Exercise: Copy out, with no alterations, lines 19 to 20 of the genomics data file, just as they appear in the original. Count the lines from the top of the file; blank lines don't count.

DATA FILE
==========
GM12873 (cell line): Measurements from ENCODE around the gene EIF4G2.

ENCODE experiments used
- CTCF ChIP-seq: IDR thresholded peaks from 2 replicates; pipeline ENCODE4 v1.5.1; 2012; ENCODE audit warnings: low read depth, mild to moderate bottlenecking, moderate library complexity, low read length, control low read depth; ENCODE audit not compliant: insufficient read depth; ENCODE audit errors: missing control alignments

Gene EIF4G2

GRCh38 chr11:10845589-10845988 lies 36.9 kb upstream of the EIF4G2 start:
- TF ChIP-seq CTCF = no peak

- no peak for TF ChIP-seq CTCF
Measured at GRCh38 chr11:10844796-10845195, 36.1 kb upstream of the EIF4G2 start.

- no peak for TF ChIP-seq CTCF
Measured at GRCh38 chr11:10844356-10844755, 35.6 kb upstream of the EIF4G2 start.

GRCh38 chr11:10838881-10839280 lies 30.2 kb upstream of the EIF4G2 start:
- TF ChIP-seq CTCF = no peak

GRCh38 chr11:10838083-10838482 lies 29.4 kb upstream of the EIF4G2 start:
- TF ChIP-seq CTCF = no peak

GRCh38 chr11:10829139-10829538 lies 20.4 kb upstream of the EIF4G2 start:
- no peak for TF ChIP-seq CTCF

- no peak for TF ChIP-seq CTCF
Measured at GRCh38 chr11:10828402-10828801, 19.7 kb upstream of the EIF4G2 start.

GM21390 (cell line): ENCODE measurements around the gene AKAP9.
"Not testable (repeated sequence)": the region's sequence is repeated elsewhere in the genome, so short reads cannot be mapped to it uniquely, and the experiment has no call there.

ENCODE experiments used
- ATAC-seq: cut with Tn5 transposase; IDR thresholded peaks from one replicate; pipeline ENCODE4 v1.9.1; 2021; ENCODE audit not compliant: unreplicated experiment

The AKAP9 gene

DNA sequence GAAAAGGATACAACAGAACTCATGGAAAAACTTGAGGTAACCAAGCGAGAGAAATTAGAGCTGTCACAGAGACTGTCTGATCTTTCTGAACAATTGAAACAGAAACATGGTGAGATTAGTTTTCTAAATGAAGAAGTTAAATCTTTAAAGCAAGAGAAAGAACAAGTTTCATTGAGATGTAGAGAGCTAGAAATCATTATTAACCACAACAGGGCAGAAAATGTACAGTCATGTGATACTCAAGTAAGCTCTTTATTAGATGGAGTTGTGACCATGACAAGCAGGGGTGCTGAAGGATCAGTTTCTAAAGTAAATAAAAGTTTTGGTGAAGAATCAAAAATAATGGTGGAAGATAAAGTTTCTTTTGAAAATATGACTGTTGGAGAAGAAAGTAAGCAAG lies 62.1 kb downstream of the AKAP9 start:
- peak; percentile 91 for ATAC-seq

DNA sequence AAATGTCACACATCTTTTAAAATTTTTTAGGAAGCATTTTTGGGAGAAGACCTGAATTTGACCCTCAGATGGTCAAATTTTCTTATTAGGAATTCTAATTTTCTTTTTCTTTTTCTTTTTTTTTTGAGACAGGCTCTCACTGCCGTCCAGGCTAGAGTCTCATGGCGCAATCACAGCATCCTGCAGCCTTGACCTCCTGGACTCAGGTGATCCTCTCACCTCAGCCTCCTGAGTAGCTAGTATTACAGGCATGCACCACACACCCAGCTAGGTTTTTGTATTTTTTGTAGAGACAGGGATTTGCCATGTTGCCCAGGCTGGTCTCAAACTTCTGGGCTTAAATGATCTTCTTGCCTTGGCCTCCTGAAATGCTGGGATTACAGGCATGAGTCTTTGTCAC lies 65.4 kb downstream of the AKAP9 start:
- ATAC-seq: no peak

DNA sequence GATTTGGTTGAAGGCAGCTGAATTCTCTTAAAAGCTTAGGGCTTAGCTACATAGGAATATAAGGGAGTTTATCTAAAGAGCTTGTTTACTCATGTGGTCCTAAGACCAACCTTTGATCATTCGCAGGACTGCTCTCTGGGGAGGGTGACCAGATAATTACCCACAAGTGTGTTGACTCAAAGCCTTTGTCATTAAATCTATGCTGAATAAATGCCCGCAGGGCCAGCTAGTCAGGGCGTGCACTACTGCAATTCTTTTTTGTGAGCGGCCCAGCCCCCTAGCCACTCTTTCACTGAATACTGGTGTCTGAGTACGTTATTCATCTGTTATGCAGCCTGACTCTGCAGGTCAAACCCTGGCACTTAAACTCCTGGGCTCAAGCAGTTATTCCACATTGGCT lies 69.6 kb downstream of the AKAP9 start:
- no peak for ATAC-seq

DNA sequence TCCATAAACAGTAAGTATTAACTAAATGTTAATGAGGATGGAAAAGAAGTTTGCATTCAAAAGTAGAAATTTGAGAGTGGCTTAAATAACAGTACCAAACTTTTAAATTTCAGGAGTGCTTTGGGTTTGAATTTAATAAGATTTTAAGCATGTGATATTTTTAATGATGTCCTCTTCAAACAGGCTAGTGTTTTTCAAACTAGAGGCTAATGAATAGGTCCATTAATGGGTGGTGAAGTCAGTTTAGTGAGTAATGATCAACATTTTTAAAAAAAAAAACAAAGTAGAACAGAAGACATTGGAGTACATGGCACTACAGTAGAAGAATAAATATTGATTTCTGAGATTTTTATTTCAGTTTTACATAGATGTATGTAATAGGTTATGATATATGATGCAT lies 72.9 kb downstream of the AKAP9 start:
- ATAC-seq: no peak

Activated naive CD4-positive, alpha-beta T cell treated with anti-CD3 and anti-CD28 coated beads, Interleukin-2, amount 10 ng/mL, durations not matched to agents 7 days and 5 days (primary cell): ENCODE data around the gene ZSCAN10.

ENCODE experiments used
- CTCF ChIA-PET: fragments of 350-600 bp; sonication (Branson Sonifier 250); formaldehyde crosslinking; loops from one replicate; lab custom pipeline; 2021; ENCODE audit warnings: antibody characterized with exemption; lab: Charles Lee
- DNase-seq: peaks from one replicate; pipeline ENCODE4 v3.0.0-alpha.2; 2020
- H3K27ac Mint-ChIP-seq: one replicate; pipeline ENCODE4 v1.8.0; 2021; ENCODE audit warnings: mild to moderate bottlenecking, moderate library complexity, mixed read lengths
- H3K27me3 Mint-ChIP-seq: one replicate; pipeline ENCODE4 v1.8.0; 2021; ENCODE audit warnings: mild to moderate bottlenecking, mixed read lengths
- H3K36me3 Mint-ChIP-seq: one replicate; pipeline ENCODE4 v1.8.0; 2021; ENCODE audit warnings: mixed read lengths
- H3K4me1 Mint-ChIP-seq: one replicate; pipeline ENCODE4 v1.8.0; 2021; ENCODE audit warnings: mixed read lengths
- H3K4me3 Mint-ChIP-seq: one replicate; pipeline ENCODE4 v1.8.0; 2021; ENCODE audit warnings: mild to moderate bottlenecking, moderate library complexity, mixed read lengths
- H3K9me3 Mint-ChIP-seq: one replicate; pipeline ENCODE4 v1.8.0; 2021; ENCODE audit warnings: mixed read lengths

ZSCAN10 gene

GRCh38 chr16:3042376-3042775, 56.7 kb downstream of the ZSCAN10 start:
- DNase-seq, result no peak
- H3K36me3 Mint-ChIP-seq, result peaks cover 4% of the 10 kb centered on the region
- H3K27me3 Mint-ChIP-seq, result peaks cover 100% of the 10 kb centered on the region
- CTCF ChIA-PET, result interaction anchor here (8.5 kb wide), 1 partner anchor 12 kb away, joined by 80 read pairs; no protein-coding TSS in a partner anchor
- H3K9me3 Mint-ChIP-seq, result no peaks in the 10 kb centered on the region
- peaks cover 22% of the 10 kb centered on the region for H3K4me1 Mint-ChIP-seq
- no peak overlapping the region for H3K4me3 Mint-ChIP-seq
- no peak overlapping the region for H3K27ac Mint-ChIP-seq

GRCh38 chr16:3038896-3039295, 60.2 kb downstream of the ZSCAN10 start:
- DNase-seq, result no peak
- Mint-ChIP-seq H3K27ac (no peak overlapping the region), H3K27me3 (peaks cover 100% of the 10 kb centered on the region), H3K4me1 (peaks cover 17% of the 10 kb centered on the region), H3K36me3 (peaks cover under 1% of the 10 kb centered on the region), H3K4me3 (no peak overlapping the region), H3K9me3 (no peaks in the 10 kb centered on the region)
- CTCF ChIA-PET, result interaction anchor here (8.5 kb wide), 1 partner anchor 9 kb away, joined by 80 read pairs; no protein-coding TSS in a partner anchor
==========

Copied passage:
GM21390 (cell line): ENCODE measurements around the gene AKAP9.
"Not testable (repeated sequence)": the region's sequence is repeated elsewhere in the genome, so short reads cannot be mapped to it uniquely, and the experiment has no call there.